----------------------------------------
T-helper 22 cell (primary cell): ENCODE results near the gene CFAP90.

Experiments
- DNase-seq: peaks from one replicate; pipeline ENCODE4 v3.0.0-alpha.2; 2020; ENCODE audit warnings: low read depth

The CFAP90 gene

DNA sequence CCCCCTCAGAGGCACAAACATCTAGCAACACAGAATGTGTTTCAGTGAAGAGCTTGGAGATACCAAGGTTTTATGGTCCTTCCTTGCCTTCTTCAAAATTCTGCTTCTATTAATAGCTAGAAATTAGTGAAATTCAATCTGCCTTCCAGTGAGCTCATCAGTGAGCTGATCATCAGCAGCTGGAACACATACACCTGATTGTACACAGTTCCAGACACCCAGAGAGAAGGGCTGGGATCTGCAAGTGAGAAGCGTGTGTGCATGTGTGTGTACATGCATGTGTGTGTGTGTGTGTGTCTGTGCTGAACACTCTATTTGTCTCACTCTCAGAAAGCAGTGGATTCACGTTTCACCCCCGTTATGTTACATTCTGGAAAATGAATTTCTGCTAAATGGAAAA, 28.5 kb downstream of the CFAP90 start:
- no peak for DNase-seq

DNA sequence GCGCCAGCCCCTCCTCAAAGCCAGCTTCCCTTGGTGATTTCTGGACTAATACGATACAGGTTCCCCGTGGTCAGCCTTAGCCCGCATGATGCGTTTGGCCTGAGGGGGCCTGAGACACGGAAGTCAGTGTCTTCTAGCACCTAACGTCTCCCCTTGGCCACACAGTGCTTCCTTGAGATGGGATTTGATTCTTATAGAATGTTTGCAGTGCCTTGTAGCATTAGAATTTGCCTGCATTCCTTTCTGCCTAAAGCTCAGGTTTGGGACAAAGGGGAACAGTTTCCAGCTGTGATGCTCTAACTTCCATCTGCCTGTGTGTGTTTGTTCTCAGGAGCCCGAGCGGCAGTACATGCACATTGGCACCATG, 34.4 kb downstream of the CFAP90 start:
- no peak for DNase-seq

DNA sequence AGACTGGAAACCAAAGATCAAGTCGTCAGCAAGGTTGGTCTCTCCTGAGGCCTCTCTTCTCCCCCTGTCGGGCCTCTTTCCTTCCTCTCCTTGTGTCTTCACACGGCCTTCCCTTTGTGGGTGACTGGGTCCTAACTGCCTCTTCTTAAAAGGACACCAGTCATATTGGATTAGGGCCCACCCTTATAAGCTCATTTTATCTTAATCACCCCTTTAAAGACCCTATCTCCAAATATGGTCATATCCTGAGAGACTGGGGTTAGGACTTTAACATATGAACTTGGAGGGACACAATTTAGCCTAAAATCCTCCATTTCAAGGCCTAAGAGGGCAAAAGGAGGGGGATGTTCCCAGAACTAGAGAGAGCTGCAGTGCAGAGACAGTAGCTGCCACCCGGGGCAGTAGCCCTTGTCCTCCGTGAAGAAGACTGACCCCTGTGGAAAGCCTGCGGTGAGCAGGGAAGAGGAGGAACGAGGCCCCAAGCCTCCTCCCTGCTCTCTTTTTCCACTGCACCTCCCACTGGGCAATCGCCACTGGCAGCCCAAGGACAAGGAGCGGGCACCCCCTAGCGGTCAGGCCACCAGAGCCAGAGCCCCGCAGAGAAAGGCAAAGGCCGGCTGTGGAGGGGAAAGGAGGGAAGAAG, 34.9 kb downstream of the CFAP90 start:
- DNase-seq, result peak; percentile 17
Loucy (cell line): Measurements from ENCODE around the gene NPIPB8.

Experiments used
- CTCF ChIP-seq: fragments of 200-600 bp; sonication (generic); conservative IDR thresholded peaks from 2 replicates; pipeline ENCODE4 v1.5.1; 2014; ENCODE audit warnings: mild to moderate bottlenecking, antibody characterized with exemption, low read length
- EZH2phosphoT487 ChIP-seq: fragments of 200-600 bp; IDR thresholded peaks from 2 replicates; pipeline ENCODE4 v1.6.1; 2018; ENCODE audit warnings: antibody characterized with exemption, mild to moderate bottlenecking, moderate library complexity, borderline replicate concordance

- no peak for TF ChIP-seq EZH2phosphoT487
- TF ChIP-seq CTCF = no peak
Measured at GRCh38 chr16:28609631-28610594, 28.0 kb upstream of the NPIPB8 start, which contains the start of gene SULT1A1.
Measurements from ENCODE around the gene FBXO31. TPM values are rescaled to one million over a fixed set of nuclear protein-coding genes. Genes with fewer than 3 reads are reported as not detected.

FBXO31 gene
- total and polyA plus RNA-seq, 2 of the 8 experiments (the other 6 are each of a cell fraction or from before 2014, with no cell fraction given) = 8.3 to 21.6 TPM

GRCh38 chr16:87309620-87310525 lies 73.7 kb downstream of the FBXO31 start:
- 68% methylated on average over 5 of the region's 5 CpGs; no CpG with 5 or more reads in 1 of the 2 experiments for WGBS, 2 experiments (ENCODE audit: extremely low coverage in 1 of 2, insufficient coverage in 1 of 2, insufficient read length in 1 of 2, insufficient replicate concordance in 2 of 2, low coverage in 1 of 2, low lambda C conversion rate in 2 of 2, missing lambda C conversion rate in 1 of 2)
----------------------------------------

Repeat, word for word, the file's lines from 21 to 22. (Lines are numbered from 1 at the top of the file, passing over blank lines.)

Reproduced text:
GRCh38 chr16:87309620-87310525 lies 73.7 kb downstream of the FBXO31 start:
- 68% methylated on average over 5 of the region's 5 CpGs; no CpG with 5 or more reads in 1 of the 2 experiments for WGBS, 2 experiments (ENCODE audit: extremely low coverage in 1 of 2, insufficient coverage in 1 of 2, insufficient read length in 1 of 2, insufficient replicate concordance in 2 of 2, low coverage in 1 of 2, low lambda C conversion rate in 2 of 2, missing lambda C conversion rate in 1 of 2)